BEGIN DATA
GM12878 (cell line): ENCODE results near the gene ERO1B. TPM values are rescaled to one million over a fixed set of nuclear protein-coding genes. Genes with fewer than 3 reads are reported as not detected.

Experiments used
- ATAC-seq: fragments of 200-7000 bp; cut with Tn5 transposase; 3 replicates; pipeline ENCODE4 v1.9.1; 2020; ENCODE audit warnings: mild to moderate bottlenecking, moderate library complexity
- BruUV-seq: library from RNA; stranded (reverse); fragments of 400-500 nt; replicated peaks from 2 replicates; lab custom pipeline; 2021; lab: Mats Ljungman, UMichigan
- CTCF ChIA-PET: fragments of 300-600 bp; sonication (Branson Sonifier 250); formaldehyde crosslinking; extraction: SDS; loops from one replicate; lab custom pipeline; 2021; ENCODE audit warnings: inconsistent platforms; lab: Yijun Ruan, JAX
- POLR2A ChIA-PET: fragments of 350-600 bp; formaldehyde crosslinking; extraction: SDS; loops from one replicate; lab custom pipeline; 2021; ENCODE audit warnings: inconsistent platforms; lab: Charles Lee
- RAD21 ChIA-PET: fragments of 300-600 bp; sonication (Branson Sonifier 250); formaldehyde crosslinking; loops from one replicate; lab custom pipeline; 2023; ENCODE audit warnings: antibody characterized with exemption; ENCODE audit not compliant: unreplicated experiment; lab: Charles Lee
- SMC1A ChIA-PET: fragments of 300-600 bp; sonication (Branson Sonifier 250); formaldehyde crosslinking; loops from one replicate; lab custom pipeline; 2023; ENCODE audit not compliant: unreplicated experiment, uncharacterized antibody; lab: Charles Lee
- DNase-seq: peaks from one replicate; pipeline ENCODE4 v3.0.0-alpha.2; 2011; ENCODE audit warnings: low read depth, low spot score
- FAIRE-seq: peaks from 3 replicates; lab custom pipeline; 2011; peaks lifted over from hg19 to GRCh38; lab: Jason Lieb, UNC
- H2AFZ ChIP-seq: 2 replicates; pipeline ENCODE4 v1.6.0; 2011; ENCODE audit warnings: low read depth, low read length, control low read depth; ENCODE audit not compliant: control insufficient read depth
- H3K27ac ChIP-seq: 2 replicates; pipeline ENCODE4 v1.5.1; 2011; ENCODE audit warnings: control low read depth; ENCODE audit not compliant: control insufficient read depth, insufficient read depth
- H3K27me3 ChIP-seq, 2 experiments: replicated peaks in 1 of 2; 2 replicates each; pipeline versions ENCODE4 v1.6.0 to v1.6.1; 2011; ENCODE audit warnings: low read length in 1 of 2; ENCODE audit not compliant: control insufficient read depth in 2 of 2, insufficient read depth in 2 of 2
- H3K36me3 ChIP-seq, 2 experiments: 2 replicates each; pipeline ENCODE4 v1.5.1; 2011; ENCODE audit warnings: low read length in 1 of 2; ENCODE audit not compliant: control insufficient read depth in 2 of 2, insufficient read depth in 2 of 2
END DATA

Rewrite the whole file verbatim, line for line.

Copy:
GM12878 (cell line): ENCODE results near the gene ERO1B. TPM values are rescaled to one million over a fixed set of nuclear protein-coding genes. Genes with fewer than 3 reads are reported as not detected.

Experiments used
- ATAC-seq: fragments of 200-7000 bp; cut with Tn5 transposase; 3 replicates; pipeline ENCODE4 v1.9.1; 2020; ENCODE audit warnings: mild to moderate bottlenecking, moderate library complexity
- BruUV-seq: library from RNA; stranded (reverse); fragments of 400-500 nt; replicated peaks from 2 replicates; lab custom pipeline; 2021; lab: Mats Ljungman, UMichigan
- CTCF ChIA-PET: fragments of 300-600 bp; sonication (Branson Sonifier 250); formaldehyde crosslinking; extraction: SDS; loops from one replicate; lab custom pipeline; 2021; ENCODE audit warnings: inconsistent platforms; lab: Yijun Ruan, JAX
- POLR2A ChIA-PET: fragments of 350-600 bp; formaldehyde crosslinking; extraction: SDS; loops from one replicate; lab custom pipeline; 2021; ENCODE audit warnings: inconsistent platforms; lab: Charles Lee
- RAD21 ChIA-PET: fragments of 300-600 bp; sonication (Branson Sonifier 250); formaldehyde crosslinking; loops from one replicate; lab custom pipeline; 2023; ENCODE audit warnings: antibody characterized with exemption; ENCODE audit not compliant: unreplicated experiment; lab: Charles Lee
- SMC1A ChIA-PET: fragments of 300-600 bp; sonication (Branson Sonifier 250); formaldehyde crosslinking; loops from one replicate; lab custom pipeline; 2023; ENCODE audit not compliant: unreplicated experiment, uncharacterized antibody; lab: Charles Lee
- DNase-seq: peaks from one replicate; pipeline ENCODE4 v3.0.0-alpha.2; 2011; ENCODE audit warnings: low read depth, low spot score
- FAIRE-seq: peaks from 3 replicates; lab custom pipeline; 2011; peaks lifted over from hg19 to GRCh38; lab: Jason Lieb, UNC
- H2AFZ ChIP-seq: 2 replicates; pipeline ENCODE4 v1.6.0; 2011; ENCODE audit warnings: low read depth, low read length, control low read depth; ENCODE audit not compliant: control insufficient read depth
- H3K27ac ChIP-seq: 2 replicates; pipeline ENCODE4 v1.5.1; 2011; ENCODE audit warnings: control low read depth; ENCODE audit not compliant: control insufficient read depth, insufficient read depth
- H3K27me3 ChIP-seq, 2 experiments: replicated peaks in 1 of 2; 2 replicates each; pipeline versions ENCODE4 v1.6.0 to v1.6.1; 2011; ENCODE audit warnings: low read length in 1 of 2; ENCODE audit not compliant: control insufficient read depth in 2 of 2, insufficient read depth in 2 of 2
- H3K36me3 ChIP-seq, 2 experiments: 2 replicates each; pipeline ENCODE4 v1.5.1; 2011; ENCODE audit warnings: low read length in 1 of 2; ENCODE audit not compliant: control insufficient read depth in 2 of 2, insufficient read depth in 2 of 2